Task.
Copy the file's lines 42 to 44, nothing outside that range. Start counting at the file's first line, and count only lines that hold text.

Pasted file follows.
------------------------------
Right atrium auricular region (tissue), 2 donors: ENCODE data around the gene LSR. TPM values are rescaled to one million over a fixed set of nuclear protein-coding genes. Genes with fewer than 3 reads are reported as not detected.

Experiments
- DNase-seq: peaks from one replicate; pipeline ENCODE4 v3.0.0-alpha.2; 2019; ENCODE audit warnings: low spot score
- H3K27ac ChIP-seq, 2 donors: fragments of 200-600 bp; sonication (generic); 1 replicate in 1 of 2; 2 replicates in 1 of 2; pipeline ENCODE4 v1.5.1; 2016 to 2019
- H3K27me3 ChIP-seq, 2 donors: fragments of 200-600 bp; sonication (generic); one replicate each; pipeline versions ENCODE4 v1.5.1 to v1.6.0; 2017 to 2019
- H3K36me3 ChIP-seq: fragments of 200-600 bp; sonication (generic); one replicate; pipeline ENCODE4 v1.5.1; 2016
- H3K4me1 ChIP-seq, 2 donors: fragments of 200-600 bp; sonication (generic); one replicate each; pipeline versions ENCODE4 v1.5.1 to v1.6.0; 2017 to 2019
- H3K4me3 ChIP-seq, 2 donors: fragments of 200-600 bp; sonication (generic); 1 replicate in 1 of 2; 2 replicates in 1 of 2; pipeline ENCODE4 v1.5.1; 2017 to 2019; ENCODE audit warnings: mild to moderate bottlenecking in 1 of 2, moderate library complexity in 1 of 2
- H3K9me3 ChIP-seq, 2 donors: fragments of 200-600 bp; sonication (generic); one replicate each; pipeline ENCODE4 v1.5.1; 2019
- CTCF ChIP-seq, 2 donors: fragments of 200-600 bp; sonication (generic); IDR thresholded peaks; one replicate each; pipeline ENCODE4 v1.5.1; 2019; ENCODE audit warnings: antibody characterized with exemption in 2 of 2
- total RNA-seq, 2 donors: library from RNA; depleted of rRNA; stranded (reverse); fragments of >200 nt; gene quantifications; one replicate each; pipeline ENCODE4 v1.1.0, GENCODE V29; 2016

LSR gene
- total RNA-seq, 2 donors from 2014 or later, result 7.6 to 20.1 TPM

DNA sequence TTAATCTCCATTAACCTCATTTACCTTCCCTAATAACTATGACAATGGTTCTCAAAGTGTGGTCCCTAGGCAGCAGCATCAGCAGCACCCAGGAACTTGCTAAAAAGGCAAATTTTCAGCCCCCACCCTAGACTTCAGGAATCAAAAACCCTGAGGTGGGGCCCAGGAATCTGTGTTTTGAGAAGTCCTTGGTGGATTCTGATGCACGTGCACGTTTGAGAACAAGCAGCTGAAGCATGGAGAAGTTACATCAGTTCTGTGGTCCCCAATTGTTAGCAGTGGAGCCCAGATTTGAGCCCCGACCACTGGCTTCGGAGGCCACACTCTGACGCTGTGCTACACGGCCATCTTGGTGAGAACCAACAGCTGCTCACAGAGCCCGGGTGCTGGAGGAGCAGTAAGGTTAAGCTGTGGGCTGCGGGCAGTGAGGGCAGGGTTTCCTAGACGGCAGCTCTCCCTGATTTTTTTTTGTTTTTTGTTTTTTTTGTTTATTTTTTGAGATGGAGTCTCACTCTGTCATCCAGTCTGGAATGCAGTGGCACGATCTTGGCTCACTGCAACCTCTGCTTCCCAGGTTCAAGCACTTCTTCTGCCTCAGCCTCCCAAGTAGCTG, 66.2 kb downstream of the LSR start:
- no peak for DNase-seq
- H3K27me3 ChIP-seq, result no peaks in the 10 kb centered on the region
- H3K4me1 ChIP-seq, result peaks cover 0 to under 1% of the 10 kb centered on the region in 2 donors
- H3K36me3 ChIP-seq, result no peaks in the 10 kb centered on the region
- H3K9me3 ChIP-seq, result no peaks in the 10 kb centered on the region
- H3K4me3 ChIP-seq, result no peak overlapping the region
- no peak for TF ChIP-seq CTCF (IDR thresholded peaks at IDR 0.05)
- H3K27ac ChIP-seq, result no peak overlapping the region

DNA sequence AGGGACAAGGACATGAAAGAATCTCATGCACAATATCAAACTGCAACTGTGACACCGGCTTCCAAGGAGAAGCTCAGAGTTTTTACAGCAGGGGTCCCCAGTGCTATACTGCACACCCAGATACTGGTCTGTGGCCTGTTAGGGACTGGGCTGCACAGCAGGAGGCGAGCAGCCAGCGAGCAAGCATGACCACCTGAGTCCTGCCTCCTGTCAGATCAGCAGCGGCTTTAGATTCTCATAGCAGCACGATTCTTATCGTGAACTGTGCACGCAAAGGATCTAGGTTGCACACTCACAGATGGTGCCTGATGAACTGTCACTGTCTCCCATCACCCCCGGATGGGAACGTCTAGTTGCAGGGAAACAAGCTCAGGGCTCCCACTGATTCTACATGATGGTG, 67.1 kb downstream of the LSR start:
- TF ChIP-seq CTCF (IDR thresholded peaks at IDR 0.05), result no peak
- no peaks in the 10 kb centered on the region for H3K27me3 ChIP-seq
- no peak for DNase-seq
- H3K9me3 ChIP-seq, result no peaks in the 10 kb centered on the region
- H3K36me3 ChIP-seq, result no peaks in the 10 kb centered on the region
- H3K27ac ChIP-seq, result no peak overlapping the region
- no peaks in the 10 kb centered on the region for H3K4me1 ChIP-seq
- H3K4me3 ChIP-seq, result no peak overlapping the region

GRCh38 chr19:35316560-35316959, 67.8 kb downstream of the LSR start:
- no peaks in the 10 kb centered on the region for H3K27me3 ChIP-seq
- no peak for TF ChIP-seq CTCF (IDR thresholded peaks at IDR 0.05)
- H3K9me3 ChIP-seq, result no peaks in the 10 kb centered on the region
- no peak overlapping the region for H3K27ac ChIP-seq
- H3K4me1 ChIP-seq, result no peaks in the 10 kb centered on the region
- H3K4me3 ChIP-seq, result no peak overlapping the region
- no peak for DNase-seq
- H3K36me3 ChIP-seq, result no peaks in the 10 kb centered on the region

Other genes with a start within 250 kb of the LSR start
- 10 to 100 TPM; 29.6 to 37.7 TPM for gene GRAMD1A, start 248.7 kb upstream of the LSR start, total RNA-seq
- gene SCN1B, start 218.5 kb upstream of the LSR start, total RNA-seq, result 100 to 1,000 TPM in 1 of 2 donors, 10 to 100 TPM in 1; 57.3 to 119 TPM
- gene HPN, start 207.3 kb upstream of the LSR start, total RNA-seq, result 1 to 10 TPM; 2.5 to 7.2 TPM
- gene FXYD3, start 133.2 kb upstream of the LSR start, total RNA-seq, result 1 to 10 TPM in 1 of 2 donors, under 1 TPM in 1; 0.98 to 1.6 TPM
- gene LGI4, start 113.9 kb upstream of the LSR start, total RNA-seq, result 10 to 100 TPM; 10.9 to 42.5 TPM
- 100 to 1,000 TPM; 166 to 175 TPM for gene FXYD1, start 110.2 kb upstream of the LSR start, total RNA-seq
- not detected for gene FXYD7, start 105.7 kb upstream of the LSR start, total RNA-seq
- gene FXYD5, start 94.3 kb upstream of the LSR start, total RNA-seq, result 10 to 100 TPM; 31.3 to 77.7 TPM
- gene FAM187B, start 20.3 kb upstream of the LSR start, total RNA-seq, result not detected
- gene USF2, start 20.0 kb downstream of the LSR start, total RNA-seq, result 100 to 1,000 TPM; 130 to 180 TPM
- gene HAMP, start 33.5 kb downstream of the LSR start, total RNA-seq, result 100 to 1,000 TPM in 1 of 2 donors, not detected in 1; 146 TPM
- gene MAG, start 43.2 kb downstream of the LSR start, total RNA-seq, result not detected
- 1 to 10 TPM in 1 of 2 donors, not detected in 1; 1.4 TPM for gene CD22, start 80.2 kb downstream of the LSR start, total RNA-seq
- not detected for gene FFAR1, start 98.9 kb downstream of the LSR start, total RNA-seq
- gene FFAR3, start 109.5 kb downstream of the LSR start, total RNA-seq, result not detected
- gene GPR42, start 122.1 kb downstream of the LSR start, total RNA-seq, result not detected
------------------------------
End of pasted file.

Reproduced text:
- 10 to 100 TPM; 29.6 to 37.7 TPM for gene GRAMD1A, start 248.7 kb upstream of the LSR start, total RNA-seq
- gene SCN1B, start 218.5 kb upstream of the LSR start, total RNA-seq, result 100 to 1,000 TPM in 1 of 2 donors, 10 to 100 TPM in 1; 57.3 to 119 TPM
- gene HPN, start 207.3 kb upstream of the LSR start, total RNA-seq, result 1 to 10 TPM; 2.5 to 7.2 TPM